As Chuck and his family are chasing Mickey Mouse and the gang in sunny Florida, I’ve volunteered to take over the day-to-day duties of his everyday life including (but not limited to): feeding the dogs, shoveling his driveway, and writing the Friday News Digest.  I’m happy to report the dogs are doing well, the driveway is passable (barely, with the recent snow) and the Friday News Digest is posted.  Enjoy this week’s news everyone: 

  • Let’s start with the “Lowertown Parking Challenge,” by our very own Nate Hood.  This article and corresponding video were created in response to a wave of feedback he got from his original article regarding parking in St. Paul.  I have to admit, I was a little surprised to see Nate’s mug on the front page of  Excellent job man, keep it up!

St. Paul is still being held hostage by out-of-date auto-oriented transportation planning. And worse yet, it’s so ingrained in our psyche that a situation like sidewalk cafes and parking comes into our public dialogue and we don’t even consider that one-way couplings and our tenacity for traffic flow might be our biggest impediment to a successful downtown.

  • Although not shocking news, it’s been discovered that mixed use neighborhoods have lower crime rates than segregated (e.g. residential-only, commercial-only) areas.   The main factor thought to be the deterrent: the presence of people.  Interesting. 

A neighborhood with lunch counters, offices, condos and bars is likely to have more “eyes on the street” at more times of day. And this collective surveillance ostensibly deters criminals.

  • In another astonishing development, it’s been determined that living in a mixed use neighborhood or near recreational destinations (beach, park, etc.) increases the likelihood that people will walk more.  I’m surprised it only took ten years to figure that out.

The ten year study found that the overall health of residents of new housing developments in Western Australia, improved when their daily walking increased as a result of more access to parks, public transport, shops and services.

  • Speaking of healthy habits, I’m saddened to admit that I currently do not own a functional bicycle.  It is bit embarrassing to admit, especially considering my profession. I do intent to buy one this spring.   I’ve always used the excuse, “This northern Minnesota town just isn’t bike friendly.”  It’s really not, but I’m going to make the most of it.   Hopefully we’re on the cusp of a revolution, not just an urban (or small northern MN town) fad.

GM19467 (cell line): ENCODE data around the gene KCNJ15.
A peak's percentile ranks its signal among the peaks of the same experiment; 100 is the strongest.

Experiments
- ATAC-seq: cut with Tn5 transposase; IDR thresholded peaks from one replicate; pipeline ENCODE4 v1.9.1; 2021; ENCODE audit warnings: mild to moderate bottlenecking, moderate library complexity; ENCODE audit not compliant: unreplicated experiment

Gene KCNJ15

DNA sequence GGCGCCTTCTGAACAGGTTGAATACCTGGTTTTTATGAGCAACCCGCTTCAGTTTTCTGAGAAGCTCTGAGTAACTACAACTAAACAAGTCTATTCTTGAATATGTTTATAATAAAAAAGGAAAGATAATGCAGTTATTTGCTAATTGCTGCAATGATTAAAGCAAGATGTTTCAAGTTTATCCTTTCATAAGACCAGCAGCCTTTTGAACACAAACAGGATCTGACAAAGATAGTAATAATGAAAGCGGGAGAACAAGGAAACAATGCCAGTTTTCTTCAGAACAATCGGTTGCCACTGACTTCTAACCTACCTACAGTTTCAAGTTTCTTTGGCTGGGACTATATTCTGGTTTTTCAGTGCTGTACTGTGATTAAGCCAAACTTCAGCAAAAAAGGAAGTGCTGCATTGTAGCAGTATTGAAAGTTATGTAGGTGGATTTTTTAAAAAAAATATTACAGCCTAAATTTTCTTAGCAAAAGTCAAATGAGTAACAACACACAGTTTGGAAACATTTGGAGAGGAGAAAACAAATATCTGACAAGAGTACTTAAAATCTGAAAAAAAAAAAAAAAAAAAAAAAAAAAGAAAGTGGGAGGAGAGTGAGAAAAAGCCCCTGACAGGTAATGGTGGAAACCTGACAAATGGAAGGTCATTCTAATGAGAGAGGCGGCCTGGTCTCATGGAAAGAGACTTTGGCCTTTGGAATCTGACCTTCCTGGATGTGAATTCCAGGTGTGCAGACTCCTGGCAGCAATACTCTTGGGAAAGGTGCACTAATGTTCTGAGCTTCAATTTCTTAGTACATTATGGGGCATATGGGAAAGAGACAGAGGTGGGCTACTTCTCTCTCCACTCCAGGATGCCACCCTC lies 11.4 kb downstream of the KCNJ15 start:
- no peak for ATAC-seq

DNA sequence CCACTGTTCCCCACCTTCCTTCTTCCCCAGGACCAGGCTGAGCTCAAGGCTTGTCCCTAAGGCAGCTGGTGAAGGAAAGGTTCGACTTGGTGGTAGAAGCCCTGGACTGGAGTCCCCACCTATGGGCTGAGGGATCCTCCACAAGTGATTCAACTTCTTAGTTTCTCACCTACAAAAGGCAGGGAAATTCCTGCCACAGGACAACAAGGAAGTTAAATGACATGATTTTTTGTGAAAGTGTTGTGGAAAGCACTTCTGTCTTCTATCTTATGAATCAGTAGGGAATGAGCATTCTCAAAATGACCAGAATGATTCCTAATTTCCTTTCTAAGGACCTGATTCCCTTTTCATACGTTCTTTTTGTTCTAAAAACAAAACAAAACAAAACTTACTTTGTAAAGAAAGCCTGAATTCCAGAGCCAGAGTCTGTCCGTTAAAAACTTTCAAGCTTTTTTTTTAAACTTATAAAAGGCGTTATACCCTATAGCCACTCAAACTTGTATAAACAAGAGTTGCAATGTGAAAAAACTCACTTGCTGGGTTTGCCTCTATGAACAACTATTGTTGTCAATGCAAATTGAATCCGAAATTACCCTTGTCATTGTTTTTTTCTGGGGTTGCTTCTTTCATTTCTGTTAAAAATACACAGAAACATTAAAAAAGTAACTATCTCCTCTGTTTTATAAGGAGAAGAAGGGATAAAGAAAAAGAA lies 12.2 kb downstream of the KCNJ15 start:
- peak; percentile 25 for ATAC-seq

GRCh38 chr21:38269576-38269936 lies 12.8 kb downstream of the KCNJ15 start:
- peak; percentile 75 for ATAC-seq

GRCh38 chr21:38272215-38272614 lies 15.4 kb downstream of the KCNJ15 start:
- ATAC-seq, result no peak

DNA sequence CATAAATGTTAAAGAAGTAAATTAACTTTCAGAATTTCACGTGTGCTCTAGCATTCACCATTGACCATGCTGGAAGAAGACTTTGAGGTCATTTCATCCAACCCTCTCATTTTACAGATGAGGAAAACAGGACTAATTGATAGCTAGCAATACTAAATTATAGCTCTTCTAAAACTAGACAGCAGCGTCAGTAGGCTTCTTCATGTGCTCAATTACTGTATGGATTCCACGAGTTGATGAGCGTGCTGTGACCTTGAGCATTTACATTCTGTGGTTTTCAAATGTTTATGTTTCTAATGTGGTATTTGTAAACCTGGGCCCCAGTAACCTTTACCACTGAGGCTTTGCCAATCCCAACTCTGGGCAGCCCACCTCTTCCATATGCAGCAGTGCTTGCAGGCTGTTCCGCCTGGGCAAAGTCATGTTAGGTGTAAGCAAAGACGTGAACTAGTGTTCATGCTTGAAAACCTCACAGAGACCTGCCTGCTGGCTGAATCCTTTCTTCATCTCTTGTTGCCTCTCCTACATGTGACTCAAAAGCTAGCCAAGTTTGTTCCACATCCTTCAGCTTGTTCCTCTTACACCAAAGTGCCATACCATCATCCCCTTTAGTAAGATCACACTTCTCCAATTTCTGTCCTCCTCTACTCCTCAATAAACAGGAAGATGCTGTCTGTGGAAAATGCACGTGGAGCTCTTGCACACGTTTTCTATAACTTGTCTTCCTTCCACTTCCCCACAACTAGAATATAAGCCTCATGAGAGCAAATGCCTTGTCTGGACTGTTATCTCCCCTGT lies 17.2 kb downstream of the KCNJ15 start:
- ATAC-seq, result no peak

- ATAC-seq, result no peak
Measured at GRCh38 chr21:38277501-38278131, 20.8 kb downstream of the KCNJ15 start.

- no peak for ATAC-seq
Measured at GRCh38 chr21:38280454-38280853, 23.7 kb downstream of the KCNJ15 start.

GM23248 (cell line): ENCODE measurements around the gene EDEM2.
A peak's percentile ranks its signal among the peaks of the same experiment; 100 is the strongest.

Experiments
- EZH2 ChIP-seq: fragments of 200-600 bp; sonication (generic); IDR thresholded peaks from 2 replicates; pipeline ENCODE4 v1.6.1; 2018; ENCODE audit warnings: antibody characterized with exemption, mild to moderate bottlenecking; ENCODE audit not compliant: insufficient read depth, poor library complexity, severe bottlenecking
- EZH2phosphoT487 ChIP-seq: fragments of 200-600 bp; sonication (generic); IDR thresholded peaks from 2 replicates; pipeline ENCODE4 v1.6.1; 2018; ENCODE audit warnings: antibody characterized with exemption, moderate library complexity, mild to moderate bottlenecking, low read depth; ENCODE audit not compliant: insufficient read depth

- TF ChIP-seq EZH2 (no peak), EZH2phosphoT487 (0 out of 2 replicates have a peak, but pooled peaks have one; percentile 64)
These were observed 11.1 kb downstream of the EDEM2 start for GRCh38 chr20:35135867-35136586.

The car will not simply disappear and bicycles will not suddenly take over our streets. But as we look for alternative solutions to our current transport woes, cycling is suddenly looking like a pretty smart option.

  • When we mention “mixed use” at Strong Towns, this is NOT what we are talking about.  Although the Mobil Gas station that was previously located at this site was probably not the best use present day, the proposed development is certainly no better.  

The building’s massing, articulated in two staggered towers atop a four-story base, pulls away to the southwest, in part to address that concern. The z-shape made by the towers’ floor plans, said VDT’s Stephen Droll, is a response to the neighborhood, which is mostly comprised of single-family homes to the northeast.

  • Our friend Kaid Benfield wrote an alarming piece this week on “The Seven Deadly Sins of Land Use.”  In it, he analogizes the traditional seven deadly sins to land use in America. He even gives a “shout-out” the Strong Towns Wizard, Chuck Marohn.

This may surprise a new reader (but it won’t surprise long-timers):  the laziness that most offends me is within our own community - a failure of urbanist and smart-growth advocates to demand more of our built environment.

  • And finally, as Spring approaches and the critters begin waking up from their winter slumbers, I present to you, "Walk on the Wild Side."  Back to regular programming on the blog next week- Have a fantastic weekend everyone.